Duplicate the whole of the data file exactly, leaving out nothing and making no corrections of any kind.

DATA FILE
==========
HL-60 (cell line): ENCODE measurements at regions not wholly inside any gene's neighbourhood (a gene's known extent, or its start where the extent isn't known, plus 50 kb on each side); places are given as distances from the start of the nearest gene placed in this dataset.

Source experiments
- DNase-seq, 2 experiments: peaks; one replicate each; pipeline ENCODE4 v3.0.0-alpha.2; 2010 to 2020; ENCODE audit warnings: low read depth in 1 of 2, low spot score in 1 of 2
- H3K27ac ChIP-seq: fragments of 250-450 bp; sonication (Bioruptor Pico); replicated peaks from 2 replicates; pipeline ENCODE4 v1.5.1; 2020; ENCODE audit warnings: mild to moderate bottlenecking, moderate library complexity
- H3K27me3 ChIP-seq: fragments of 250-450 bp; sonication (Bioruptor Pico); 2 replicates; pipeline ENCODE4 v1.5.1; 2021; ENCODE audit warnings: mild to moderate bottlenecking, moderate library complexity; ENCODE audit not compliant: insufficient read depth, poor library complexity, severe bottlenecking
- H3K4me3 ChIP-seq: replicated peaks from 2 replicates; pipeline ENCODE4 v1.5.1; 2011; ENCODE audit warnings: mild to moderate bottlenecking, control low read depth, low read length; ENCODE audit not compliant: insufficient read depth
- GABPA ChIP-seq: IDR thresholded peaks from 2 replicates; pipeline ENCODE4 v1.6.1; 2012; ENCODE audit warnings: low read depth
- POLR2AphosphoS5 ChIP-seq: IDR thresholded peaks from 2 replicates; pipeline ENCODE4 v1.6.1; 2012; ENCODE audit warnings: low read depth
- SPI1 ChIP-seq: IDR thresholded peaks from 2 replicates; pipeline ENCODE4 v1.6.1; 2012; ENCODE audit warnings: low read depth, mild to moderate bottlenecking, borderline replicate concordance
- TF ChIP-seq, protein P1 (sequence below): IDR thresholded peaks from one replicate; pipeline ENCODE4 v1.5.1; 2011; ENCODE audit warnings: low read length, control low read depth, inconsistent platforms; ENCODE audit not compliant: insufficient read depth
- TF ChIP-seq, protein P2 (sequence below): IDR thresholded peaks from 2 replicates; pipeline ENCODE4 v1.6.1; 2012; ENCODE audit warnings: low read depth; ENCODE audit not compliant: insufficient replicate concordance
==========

HL-60 (cell line): ENCODE measurements at regions not wholly inside any gene's neighbourhood (a gene's known extent, or its start where the extent isn't known, plus 50 kb on each side); places are given as distances from the start of the nearest gene placed in this dataset.

Source experiments
- DNase-seq, 2 experiments: peaks; one replicate each; pipeline ENCODE4 v3.0.0-alpha.2; 2010 to 2020; ENCODE audit warnings: low read depth in 1 of 2, low spot score in 1 of 2
- H3K27ac ChIP-seq: fragments of 250-450 bp; sonication (Bioruptor Pico); replicated peaks from 2 replicates; pipeline ENCODE4 v1.5.1; 2020; ENCODE audit warnings: mild to moderate bottlenecking, moderate library complexity
- H3K27me3 ChIP-seq: fragments of 250-450 bp; sonication (Bioruptor Pico); 2 replicates; pipeline ENCODE4 v1.5.1; 2021; ENCODE audit warnings: mild to moderate bottlenecking, moderate library complexity; ENCODE audit not compliant: insufficient read depth, poor library complexity, severe bottlenecking
- H3K4me3 ChIP-seq: replicated peaks from 2 replicates; pipeline ENCODE4 v1.5.1; 2011; ENCODE audit warnings: mild to moderate bottlenecking, control low read depth, low read length; ENCODE audit not compliant: insufficient read depth
- GABPA ChIP-seq: IDR thresholded peaks from 2 replicates; pipeline ENCODE4 v1.6.1; 2012; ENCODE audit warnings: low read depth
- POLR2AphosphoS5 ChIP-seq: IDR thresholded peaks from 2 replicates; pipeline ENCODE4 v1.6.1; 2012; ENCODE audit warnings: low read depth
- SPI1 ChIP-seq: IDR thresholded peaks from 2 replicates; pipeline ENCODE4 v1.6.1; 2012; ENCODE audit warnings: low read depth, mild to moderate bottlenecking, borderline replicate concordance
- TF ChIP-seq, protein P1 (sequence below): IDR thresholded peaks from one replicate; pipeline ENCODE4 v1.5.1; 2011; ENCODE audit warnings: low read length, control low read depth, inconsistent platforms; ENCODE audit not compliant: insufficient read depth
- TF ChIP-seq, protein P2 (sequence below): IDR thresholded peaks from 2 replicates; pipeline ENCODE4 v1.6.1; 2012; ENCODE audit warnings: low read depth; ENCODE audit not compliant: insufficient replicate concordance